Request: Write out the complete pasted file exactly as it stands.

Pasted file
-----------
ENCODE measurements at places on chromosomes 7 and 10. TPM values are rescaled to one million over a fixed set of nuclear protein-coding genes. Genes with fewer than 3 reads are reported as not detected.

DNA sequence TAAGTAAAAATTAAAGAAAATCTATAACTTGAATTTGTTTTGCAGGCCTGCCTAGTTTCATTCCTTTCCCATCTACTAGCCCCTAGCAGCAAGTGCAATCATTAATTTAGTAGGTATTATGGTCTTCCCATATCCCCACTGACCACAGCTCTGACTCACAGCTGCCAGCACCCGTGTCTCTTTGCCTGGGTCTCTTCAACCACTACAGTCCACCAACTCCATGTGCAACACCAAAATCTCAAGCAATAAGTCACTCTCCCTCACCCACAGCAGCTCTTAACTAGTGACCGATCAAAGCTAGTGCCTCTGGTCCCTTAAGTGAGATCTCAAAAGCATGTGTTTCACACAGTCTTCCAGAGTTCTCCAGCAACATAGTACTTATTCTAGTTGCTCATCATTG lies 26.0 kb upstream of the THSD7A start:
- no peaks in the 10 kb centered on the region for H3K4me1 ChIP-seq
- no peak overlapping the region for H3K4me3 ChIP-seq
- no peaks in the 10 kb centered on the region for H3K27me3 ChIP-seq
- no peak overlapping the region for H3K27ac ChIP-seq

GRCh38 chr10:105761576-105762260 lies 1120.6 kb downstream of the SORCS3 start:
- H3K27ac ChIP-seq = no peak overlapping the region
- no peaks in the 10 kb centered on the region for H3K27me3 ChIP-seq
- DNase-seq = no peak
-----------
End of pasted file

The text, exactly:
ENCODE measurements at places on chromosomes 7 and 10. TPM values are rescaled to one million over a fixed set of nuclear protein-coding genes. Genes with fewer than 3 reads are reported as not detected.

DNA sequence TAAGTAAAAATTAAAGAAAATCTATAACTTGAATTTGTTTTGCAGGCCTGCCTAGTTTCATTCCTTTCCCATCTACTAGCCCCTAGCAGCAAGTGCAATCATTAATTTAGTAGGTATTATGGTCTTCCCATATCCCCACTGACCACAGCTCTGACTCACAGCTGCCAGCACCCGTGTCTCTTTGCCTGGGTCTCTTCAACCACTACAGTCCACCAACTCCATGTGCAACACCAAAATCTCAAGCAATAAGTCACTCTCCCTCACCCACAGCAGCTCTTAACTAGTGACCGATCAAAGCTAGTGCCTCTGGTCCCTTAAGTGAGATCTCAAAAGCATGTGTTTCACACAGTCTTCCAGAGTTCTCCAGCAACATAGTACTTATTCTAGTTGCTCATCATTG lies 26.0 kb upstream of the THSD7A start:
- no peaks in the 10 kb centered on the region for H3K4me1 ChIP-seq
- no peak overlapping the region for H3K4me3 ChIP-seq
- no peaks in the 10 kb centered on the region for H3K27me3 ChIP-seq
- no peak overlapping the region for H3K27ac ChIP-seq

GRCh38 chr10:105761576-105762260 lies 1120.6 kb downstream of the SORCS3 start:
- H3K27ac ChIP-seq = no peak overlapping the region
- no peaks in the 10 kb centered on the region for H3K27me3 ChIP-seq
- DNase-seq = no peak